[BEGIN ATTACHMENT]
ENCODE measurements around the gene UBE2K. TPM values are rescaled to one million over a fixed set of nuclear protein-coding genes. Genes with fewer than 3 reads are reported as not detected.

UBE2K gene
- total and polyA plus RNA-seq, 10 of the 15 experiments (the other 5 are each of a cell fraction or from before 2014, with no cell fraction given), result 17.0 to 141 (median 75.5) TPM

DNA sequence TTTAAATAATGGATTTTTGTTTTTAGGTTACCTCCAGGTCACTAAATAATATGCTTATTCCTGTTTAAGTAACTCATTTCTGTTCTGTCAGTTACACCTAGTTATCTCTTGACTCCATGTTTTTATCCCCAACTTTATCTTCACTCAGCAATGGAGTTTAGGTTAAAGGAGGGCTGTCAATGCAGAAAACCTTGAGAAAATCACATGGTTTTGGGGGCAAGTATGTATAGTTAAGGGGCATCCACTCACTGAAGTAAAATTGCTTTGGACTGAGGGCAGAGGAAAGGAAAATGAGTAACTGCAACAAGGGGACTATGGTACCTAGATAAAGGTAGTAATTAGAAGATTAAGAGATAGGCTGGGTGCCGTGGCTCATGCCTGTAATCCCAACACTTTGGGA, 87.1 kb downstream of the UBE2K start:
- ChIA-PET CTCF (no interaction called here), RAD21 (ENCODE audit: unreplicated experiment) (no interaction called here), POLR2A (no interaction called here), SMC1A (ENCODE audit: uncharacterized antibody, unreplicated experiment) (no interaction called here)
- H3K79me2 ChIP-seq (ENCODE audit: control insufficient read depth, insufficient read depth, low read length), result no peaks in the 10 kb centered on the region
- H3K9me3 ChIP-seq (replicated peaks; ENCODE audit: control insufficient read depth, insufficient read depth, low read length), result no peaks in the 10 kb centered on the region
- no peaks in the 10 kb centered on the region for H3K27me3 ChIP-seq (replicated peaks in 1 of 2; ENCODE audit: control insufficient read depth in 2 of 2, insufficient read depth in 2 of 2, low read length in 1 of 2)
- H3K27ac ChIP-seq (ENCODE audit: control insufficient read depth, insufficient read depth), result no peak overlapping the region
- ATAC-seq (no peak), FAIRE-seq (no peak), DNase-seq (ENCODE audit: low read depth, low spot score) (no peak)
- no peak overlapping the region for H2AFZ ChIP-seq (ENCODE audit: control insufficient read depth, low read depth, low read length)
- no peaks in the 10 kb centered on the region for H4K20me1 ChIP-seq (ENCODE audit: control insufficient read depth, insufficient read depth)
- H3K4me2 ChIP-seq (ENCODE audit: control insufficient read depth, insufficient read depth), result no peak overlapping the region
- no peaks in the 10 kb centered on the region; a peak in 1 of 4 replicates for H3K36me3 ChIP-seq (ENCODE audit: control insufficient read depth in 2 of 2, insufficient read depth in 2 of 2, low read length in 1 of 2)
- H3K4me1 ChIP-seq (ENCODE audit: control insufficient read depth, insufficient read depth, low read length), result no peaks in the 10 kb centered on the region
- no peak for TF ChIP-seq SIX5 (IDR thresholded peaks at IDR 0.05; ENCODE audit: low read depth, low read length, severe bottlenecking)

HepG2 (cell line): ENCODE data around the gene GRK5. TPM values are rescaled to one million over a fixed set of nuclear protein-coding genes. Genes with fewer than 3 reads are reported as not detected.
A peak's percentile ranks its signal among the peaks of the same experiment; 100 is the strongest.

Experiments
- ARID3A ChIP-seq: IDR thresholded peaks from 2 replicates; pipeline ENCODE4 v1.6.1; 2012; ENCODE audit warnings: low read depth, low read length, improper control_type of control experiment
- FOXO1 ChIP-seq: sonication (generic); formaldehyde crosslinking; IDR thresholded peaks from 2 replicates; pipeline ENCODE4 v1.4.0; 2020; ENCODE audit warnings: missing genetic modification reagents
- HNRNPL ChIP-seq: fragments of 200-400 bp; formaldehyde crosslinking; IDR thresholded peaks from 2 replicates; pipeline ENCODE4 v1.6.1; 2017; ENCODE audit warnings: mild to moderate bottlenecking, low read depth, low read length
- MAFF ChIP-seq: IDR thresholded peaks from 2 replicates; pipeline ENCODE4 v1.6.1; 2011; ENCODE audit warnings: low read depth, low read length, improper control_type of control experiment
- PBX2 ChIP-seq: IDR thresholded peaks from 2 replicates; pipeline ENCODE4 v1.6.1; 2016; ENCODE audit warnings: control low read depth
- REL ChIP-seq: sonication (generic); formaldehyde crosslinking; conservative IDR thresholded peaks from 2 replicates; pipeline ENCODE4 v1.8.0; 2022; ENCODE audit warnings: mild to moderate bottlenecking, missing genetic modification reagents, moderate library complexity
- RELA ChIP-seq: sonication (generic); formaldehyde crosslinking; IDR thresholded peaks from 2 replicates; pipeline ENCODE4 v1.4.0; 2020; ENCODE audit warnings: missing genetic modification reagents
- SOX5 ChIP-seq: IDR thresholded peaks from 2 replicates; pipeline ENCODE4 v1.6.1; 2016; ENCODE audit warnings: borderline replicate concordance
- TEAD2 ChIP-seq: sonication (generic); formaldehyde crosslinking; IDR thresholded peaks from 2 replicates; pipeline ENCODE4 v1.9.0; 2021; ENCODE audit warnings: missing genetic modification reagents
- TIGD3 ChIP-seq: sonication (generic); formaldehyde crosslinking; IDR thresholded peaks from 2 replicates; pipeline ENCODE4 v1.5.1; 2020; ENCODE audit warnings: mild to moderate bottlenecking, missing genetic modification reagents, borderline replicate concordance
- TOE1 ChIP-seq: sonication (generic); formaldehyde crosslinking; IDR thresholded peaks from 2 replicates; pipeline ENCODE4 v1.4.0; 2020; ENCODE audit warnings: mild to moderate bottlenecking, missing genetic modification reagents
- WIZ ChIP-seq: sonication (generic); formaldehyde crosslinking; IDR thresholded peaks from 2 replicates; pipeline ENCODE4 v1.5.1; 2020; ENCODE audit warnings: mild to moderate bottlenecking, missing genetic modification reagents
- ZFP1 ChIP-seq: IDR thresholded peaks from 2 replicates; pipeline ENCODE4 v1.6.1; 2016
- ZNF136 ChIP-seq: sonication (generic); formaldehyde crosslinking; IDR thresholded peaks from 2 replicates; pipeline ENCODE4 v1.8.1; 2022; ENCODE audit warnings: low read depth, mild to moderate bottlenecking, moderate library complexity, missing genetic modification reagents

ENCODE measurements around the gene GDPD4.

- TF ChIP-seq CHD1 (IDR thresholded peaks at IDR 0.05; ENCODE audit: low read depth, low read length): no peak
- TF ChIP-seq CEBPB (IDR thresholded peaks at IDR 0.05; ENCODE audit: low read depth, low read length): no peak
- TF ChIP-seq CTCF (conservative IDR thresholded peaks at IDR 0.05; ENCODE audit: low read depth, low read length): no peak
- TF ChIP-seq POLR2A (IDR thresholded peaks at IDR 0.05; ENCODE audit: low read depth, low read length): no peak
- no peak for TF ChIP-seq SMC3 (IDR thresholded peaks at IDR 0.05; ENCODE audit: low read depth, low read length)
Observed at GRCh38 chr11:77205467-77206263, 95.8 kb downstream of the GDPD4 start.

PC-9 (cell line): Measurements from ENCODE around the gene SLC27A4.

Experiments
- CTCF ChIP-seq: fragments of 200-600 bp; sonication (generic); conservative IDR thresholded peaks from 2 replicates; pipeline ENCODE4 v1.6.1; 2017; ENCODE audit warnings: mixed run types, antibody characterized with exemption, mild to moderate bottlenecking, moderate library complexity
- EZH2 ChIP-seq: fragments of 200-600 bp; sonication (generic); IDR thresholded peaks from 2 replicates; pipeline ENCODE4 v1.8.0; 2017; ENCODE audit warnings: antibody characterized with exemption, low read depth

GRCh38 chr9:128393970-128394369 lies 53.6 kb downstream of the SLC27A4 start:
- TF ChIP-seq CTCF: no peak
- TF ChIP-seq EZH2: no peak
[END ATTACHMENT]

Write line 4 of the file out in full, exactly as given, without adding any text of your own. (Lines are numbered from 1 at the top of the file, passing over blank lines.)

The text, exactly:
DNA sequence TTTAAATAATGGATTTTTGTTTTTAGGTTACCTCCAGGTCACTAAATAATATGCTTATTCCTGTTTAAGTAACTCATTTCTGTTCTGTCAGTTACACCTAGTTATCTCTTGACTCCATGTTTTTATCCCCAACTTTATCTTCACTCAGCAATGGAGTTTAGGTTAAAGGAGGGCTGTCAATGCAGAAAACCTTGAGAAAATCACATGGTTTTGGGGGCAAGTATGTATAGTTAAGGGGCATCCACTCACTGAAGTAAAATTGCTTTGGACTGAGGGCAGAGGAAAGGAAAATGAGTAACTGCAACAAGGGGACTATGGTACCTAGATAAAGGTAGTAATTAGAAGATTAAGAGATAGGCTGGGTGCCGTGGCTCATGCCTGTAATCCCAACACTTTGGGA, 87.1 kb downstream of the UBE2K start: